Cross-Cultural Selling in Retail Automotive

cross-cultural selling

Today’s multi-cultural society is a discussion many Americans are having and regardless of which side we are on in this conversation, most of us are dealing with some degree of this challenging cultural reality that is modern America today.

Living in Florida the awareness of a multi-cultural society is all around me as our state is facing massive growth in both numbers and ethnic diversity.  So much so that, in some cities it can be difficult to find work in retail sales or service unless you are fluent in both English and Spanish.

When it comes to communicating across strict language barriers, transactions like vehicle purchases will usually require a translator.  In most areas where there are large populations of a specific ethnic group, dealerships will have someone who speaks that language on staff and those customers will find their way to someone who is fluent in their language.  In some cases where most customers are non-English speaking, many of the salespeople will either be the same ethnicity or bi-lingual.

Cultural differences and the Generation Gap

Cross-cultural differences can also refer to the unique way in which different generations view things and how they express those views through their behavior amongst themselves and within society in general.  This is often demonstrated by using slang when speaking as well as their fashion, hairstyles, jewelry or things like tattoos, facial and body piercings or other demonstrations of their differences with those from another generation.

Being highly successful in the automotive industry generally means selling as many cars as you can to as many people as you can, regardless of their ethnicity, economic status or unique generational differences and preferences. This can make having the ability to communicate well across various cultural lines a valuable tool to have in any aspect of the car business.

In some cases, just avoiding the shock or negative reactions these differences can invoke can go a long way toward making a connection and selling them a car.  You will find it hard to inspire a customer if you can’t get over the way they look, dress or talk.

Learning to celebrate such differences and finding ways to work across cultural lines can not only be a fun experience, it can also be very profitable for your paycheck and your dealerships bottom line.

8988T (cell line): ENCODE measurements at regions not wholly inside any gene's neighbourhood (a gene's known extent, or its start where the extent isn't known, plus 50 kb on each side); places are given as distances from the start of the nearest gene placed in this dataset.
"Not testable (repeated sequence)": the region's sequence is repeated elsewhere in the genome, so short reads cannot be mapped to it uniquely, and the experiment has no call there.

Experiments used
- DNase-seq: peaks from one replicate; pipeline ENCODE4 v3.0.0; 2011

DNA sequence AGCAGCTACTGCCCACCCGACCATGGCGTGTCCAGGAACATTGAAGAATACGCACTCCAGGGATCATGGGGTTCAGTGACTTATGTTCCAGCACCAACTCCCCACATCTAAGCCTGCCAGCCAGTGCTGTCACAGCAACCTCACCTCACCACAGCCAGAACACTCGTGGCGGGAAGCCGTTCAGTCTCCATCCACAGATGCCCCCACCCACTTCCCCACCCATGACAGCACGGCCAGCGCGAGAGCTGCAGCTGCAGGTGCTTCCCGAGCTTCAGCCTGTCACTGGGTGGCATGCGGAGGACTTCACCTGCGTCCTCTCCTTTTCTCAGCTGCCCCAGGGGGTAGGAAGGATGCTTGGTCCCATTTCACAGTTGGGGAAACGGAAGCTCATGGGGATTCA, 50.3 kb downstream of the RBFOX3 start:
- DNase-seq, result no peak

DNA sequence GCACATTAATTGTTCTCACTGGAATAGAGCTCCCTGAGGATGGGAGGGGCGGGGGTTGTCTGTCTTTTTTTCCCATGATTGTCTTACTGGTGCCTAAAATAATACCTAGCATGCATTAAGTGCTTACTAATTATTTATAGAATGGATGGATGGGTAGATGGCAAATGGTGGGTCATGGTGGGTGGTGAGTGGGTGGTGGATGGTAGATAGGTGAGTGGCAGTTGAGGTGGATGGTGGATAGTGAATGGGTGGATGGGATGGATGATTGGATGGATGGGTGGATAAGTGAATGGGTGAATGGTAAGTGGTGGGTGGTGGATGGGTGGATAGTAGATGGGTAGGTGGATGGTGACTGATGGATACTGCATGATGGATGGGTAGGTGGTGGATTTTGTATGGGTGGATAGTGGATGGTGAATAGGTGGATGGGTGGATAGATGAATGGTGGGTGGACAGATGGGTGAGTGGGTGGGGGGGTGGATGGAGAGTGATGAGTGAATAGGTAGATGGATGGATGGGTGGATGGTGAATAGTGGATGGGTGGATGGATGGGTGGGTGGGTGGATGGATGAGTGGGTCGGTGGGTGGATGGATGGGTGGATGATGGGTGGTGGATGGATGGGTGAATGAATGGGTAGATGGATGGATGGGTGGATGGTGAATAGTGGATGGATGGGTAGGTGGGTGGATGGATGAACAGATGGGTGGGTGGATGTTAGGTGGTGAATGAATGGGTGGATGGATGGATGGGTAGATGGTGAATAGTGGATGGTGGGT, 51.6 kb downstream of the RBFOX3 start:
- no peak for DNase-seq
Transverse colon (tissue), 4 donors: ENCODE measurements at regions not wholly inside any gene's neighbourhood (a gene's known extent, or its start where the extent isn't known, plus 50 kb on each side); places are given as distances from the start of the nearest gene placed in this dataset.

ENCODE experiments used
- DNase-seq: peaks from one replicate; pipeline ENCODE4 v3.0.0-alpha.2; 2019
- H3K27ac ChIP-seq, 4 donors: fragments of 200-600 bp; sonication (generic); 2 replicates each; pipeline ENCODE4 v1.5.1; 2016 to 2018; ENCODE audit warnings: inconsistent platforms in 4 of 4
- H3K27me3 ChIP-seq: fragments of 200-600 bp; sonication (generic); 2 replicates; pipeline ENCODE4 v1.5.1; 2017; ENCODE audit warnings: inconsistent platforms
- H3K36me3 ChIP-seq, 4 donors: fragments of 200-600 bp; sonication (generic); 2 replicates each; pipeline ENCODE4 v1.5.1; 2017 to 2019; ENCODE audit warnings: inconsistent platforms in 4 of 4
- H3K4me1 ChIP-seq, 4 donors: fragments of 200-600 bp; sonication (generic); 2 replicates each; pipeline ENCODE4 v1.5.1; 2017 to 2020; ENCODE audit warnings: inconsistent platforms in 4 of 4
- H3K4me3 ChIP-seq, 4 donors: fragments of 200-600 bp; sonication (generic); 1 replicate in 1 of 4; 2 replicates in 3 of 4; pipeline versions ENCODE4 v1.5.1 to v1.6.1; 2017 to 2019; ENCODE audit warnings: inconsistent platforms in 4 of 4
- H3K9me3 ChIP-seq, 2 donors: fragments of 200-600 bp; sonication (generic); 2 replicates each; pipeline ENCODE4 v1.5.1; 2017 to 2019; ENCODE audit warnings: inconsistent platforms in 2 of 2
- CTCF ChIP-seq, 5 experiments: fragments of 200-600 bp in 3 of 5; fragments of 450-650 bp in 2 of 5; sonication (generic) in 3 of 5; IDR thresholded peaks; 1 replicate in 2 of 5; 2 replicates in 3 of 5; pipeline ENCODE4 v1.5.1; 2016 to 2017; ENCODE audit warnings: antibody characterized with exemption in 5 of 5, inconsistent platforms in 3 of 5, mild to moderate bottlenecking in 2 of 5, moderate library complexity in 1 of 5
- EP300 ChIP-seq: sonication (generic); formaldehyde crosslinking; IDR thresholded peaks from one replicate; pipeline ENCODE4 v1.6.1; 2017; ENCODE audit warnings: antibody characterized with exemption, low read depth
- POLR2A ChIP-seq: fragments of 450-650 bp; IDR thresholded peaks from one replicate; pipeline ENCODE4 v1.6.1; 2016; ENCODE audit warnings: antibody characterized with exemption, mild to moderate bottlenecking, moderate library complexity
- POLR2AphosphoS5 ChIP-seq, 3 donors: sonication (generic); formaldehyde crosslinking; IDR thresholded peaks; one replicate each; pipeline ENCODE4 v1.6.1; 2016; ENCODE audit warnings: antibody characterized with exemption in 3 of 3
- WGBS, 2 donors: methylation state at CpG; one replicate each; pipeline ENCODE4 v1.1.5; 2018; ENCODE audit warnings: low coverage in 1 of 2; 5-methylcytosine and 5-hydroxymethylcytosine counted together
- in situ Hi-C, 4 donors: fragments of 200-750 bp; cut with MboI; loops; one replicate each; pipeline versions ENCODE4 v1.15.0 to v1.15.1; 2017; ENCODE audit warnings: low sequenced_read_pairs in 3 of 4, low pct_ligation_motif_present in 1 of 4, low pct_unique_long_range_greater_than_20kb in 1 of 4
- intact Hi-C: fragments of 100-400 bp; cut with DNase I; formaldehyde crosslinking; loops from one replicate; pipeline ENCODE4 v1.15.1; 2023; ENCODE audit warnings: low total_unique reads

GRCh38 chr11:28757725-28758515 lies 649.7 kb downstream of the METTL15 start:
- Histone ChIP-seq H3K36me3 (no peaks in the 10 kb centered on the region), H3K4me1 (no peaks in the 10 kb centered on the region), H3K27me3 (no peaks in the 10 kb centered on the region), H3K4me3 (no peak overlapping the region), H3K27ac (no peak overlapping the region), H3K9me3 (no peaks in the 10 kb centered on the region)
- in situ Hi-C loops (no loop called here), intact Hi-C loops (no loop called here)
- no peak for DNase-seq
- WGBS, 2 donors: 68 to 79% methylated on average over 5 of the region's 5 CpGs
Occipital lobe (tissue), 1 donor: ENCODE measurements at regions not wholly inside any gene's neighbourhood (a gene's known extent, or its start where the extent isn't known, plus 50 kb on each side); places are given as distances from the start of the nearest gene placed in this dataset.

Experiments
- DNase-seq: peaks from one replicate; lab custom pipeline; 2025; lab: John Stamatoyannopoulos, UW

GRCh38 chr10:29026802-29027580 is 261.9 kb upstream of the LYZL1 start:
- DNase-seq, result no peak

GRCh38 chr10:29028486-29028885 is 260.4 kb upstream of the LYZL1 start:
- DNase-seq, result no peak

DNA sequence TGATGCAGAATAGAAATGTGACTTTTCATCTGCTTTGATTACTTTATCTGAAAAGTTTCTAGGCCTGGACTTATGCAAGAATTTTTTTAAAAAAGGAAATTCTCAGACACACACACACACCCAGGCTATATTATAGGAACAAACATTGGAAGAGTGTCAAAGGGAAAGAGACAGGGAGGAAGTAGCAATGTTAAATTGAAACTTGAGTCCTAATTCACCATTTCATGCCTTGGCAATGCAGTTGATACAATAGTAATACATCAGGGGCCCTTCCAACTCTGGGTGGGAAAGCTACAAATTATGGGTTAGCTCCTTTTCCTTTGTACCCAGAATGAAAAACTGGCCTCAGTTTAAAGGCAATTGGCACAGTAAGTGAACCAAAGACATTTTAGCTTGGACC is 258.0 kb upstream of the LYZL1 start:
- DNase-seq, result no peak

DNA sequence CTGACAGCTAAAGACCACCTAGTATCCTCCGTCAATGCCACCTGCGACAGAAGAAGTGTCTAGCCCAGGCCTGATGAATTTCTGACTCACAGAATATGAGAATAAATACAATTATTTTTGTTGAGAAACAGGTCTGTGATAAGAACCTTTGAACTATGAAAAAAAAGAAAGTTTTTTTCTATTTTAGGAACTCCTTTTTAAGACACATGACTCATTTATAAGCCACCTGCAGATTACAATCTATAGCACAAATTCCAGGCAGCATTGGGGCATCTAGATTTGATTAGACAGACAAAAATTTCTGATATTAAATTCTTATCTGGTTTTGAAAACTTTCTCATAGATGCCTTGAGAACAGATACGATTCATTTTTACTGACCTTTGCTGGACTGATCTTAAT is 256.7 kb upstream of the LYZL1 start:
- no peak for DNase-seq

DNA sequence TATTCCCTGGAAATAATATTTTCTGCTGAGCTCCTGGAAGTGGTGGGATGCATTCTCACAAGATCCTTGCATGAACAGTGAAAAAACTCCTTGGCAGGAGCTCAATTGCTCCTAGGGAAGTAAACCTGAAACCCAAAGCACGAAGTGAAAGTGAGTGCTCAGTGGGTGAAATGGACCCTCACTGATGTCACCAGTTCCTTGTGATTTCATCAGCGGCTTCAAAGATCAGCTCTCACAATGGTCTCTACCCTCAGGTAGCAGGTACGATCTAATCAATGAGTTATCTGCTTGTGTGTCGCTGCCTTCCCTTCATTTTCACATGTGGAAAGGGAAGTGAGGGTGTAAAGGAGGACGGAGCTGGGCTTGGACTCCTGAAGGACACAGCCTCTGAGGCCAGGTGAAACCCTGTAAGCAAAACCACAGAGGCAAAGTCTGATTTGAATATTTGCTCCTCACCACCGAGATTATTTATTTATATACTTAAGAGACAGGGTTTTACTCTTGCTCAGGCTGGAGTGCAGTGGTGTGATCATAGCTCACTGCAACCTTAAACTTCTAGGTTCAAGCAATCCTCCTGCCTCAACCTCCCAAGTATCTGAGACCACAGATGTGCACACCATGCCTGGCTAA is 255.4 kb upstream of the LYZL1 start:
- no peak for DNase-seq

The fact of the matter is that being prepared to do your job well in today’s diverse cultural environment may require a little more time and attention given to the ethnic or cultural differences in the customers you serve.  Those who take the time to learn how to sell across these barriers can expect to reap the substantial benefits that often come with growing your skill levels to reach a broad range of customers.

However, it is not just language barriers that make up the challenges of marketing to other cultures or ethnicities. Often, having knowledge of some of the simple things that are unlike our own cultures and traditions can make a real difference in creating a good impression on the customer.  Respecting someone’s cultural ways and traditions can go a long way toward breaking the ice and forming a successful working relationship across ethnic lines.

It often starts with the Meet & Greet

For instance, American salespeople are usually taught to offer a firm and confident handshake to customers as a way of introduction during the Meet & Greet process.  This can be considered highly aggressive or presumptuous in some Asian cultures like Japanese or Chinese. In the same way, a male customer from a strict Islamic background may be uncomfortable working with a female salesperson and may come across as demanding or disrespectful in that situation.

Working across these cultural differences requires learning how to recognize them and adjust your approach to customers accordingly.  Don’t just jump the gun and start selling and telling before you know who you are dealing with as much as possible. You don’t usually get a second chance to make a first impression so be aware of how your body language, facial expressions, posture and tone of voice are affecting the person or persons you are greeting.  Their perception of you can be greatly impacted by how they feel about the initial moments of that first contact.

Regardless of these things, your first goal is to discover what it is they are trying to accomplish and then evaluate what it will take from you to help them achieve their goal.  Always be polite and don’t take a “fake it till you make it” approach.  If you don’t understand something, ask for clarification in as polite a way as possible.  Remember, you are as different to them as they are to you.  Keep a friendly and positive attitude and you can usually find a way to work things out.

Many salespeople have found that taking the time to overcome these initial barriers can prove to be well worth the effort.  Once a customer from a different cultural background finds someone willing to put forth the effort to help them, they can become loyal customers for life and a bond can be formed that eventually proves profitable over and over again for the salesperson, the customer and the dealership.